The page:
Wednesday, April 2, 2014


Maybe I should go back and give William Friedkin another chance. Sometimes you have to warm up to a filmmaker. I came to Friedkin in what I assume is the usual way, through his hits. But I've never been a big fan of either THE EXORCIST or THE FRENCH CONNECTION. It's not that I especially dislike either film, it's just that they didn't leave much of a mark on me. 

A few years ago Friedkin's KILLER JOE did leave a mark on me. It damn near scarred me--which, I gather, was the intention of such a wickedly funny and disturbing piece of work. (Quick side note, KILLER JOE is the movie that should have won Matthew McConaughey his award).

Now that I've finally caught up to Friedkin's little seen 1977 jungle epic SORCERER, I can happily report that it is a masterpiece. It's every bit a Friedkin film--gritty, physical, dark. If you haven't seen it, be on the lookout for it in theaters. Friedkin has recently restored it and brought it back to the big screen with a Blu-Ray release on the way. You don't want to miss it. It's the director at his best. 

It is an adaptation of the novel LA SALAIRE DE LA PEUR by Georges Arnaud, which was previously made into the film THE WAGES OF FEAR by Henri-Georges Clouzot. Friedkin's film is fully his own, though, departing in many ways from the Clouzot film. He begins his story by following three disparate men as their lives fall apart. There's Victor Manzon (Bruno Cremer), a French businessman whose life goes into a tailspin when his business goes bankrupt and his partner/brother-in-law commits suicide. There's Kassem (played by Moroccan actor Amidou), an Arab terrorist who is on the run from the Israeli military for his part in a bombing. And there is Jackie Scanlon (a never-better Roy Scheider), a hood from New Jersey who makes the mistake of trying to rob a church bingo game run by a gangster's brother.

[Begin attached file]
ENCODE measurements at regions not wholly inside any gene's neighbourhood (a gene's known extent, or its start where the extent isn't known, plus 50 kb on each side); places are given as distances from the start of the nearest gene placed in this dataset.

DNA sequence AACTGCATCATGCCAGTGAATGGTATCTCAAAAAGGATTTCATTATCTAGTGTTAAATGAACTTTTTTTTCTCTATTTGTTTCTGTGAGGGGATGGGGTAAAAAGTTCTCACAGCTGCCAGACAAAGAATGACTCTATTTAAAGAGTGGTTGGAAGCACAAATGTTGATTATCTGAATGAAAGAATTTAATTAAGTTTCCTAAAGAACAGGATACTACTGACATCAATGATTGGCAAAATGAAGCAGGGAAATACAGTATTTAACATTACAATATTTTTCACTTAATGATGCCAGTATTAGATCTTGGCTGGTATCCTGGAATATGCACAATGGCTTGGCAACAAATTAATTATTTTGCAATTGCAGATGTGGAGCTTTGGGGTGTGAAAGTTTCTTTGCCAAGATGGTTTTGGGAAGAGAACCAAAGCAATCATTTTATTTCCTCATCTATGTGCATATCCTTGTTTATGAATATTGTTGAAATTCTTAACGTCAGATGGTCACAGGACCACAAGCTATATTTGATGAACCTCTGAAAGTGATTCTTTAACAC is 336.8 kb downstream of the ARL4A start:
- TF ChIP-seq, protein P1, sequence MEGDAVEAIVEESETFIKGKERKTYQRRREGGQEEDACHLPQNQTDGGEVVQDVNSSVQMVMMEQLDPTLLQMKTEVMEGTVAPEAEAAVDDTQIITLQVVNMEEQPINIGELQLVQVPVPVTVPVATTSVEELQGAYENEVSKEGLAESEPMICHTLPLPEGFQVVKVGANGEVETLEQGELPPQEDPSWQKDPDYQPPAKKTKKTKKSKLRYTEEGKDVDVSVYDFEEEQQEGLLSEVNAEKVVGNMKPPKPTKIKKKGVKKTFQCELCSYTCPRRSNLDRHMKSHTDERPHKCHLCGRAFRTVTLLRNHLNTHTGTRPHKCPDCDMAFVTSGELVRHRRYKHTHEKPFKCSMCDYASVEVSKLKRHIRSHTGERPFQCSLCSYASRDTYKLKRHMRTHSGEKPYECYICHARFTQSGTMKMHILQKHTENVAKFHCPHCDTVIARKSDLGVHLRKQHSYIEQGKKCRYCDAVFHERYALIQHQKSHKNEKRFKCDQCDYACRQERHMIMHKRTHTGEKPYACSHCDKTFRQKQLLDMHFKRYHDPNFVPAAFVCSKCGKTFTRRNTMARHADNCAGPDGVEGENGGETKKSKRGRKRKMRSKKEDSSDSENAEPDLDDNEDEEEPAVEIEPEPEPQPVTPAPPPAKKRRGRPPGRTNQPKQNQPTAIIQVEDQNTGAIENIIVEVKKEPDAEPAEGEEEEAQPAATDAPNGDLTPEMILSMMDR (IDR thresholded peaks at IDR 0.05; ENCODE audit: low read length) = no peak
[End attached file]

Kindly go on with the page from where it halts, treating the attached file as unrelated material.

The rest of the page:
These men all make their way to Porvenir, a nowhere village in the jungles of South America, where they work for an oil company. When a well explodes 200 miles away, the company decides to hire drivers to transport some highly-explosive nitroglycerin across the jungle to put out the resulting well fire.

There is not a boring moment in SORCERER, though the film is deliberate in setting up each of the these plotlines. While most films would have begun in the jungle, Friedkin doesn't even get to the jungle until well into the film. This kind of pace-setting has crucial payoffs because we get to know the men. They don't have "back stories"--they just have stories, each of them, for why he has found himself in this terrible place.

Of course, the big payoff is the epic journey across the jungle and Friedkin doesn't disappoint. In the film's most famous scene, the men attempt to drive their giant sputtering trucks across a crumbling wooden bridge. This scene is picture making of the highest order--visceral and nerve-racking. 

The whole film is a triumph, really. It actually deserves the overused term "existential" because it is a film about survival in its raw state. It's something else, too. From the lush, sweaty cinematography to the weird, off-kilter score, to the note-perfect performances of all of the cast SORCERER achieves the goal of being Pure Cinema. It's the best time I've had at the movies this year. Hell, it's one of the best times I've ever had at a movie.

So, yeah, I guess Hurricane Billy Friedkin is pretty damn great.

PS. Check out this site dedicated to the film. A lot of good stuff here.

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